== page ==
Thursday, July 4, 2024

Check Your Tire Pressure!

Happy Independence Day! Which just happens to fall on the fourth of July.

My wife got a new car. It's a PHEV (Plug-in Hybrid Electric Vehicle) which is great for her because she normally just drives around town but occasionally goes farther. She can run on electricity in town but has a gas engine if she needs to go farther than the battery can take her.

The car comes with an app for her phone and she was showing me stuff in the app and I noticed the tire pressures were over 50 psi. I wondered if that could be correct. Maybe hybrids have higher tire pressure to reduce rolling resistance. But, no. She checked the sticker on the driver-side door frame, and the correct pressures were 32 in front, 35 in back. 

I don't know if it came from the factory at 50 psi (I doubt it) or the dealership did that (probably). But that was ridiculous. (Some mechanics will fill the tire to its maximum pressure, not to the correct pressure.)

Correct tire pressure will give you longer tire life, better handling, and better gas mileage.So the first thing we did the next morning was set the tire pressures at the right level.

Listen folks: set your tire pressure. Buy a good tire pressure gauge and use it:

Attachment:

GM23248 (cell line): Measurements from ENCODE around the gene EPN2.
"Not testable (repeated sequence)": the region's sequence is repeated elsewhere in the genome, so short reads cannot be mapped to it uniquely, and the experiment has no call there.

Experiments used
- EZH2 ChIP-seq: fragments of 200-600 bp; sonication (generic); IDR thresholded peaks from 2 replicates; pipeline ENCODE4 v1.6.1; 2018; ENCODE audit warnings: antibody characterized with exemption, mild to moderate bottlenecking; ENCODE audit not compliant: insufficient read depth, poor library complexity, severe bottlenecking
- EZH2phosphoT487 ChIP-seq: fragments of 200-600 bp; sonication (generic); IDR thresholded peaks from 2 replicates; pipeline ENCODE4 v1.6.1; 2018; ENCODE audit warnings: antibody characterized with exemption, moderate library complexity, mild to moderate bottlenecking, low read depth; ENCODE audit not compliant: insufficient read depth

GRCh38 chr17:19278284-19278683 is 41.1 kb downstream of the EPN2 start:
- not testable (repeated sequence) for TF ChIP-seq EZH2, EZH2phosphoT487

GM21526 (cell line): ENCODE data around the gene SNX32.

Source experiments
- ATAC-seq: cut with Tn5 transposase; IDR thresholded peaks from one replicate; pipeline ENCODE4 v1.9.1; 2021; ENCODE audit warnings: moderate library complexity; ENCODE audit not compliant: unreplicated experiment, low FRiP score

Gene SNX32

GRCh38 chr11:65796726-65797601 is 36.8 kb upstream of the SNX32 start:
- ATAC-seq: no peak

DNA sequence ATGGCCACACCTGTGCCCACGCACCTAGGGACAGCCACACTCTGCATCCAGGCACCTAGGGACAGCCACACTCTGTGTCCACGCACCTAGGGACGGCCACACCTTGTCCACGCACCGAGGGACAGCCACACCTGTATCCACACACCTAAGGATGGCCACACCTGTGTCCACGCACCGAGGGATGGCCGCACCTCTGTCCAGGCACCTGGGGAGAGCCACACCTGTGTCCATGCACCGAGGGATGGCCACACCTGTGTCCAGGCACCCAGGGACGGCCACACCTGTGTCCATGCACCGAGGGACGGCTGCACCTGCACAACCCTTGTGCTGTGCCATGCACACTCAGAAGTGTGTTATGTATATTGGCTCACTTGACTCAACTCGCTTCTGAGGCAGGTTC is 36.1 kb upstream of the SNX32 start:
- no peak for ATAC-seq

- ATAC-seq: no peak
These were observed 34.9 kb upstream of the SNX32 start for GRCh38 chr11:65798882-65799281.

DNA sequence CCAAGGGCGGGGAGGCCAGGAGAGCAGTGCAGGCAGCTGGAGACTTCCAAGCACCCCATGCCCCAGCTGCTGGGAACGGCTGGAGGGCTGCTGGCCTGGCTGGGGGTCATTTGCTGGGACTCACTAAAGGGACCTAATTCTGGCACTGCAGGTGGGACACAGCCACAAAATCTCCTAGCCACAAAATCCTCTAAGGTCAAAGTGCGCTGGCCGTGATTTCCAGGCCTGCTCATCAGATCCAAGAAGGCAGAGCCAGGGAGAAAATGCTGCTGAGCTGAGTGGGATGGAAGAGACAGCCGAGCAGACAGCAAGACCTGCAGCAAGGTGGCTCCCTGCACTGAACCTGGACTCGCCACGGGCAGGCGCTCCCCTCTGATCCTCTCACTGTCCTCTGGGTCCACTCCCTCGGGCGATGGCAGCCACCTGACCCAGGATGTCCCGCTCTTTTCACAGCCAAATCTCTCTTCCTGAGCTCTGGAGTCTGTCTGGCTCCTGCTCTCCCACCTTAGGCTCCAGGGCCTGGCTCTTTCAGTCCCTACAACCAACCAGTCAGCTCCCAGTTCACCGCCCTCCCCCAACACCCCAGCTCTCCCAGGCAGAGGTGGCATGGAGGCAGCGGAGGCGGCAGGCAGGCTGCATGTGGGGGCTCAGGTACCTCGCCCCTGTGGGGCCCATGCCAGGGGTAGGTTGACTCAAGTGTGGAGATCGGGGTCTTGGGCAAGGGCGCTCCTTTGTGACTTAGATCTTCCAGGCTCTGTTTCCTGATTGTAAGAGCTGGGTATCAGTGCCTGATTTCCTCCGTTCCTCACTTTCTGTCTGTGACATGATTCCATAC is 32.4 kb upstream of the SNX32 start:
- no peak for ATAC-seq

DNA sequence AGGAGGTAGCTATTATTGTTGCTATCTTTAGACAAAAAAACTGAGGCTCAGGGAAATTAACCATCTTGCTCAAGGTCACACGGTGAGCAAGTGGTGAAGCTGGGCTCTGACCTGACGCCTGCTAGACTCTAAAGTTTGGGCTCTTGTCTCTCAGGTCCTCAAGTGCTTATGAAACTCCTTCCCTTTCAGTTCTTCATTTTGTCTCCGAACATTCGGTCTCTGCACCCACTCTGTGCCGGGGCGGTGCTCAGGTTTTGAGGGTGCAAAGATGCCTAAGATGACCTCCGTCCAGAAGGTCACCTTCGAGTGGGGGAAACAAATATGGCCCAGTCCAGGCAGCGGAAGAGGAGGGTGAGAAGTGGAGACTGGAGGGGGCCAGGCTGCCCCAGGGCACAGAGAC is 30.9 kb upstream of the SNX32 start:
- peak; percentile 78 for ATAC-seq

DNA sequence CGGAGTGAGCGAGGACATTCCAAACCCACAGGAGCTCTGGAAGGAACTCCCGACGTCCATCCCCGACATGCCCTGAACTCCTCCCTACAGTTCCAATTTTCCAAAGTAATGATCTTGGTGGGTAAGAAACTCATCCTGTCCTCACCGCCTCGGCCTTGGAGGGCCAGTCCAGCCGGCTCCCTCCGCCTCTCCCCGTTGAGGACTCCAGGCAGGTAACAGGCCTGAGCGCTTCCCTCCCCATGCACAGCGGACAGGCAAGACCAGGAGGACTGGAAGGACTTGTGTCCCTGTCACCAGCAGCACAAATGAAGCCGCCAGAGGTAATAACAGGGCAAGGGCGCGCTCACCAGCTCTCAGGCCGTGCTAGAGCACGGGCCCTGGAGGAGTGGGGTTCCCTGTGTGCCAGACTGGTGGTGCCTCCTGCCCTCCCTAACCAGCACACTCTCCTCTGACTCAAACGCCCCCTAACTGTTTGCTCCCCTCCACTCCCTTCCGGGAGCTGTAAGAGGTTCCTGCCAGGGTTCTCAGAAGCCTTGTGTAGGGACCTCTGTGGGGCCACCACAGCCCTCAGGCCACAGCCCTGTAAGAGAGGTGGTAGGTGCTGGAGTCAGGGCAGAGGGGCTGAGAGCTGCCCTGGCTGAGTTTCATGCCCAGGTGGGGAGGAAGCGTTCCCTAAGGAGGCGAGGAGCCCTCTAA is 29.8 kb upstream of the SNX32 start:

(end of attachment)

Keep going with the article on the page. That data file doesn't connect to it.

1) at least once a month

2) after getting any tire work done (new tires, rotation, etc.)

3) apparently now, after buying a new car. Or at least new to you car.

4) after getting maintenance done by anyone. Anyone.

Check tire pressures in the morning before you drive the car at whatever the ambient temperature is. Try to do it in the shade so heat from the sun isn't warming up the tires. If your tire pressure is high, let some air out. If it's low, unless you have a source of compressed air at your house, you'll need to go somewhere to get air. This will skew your readings but it's better than nothing.

Here is more information about tire pressure.

But please, check your tire pressure.

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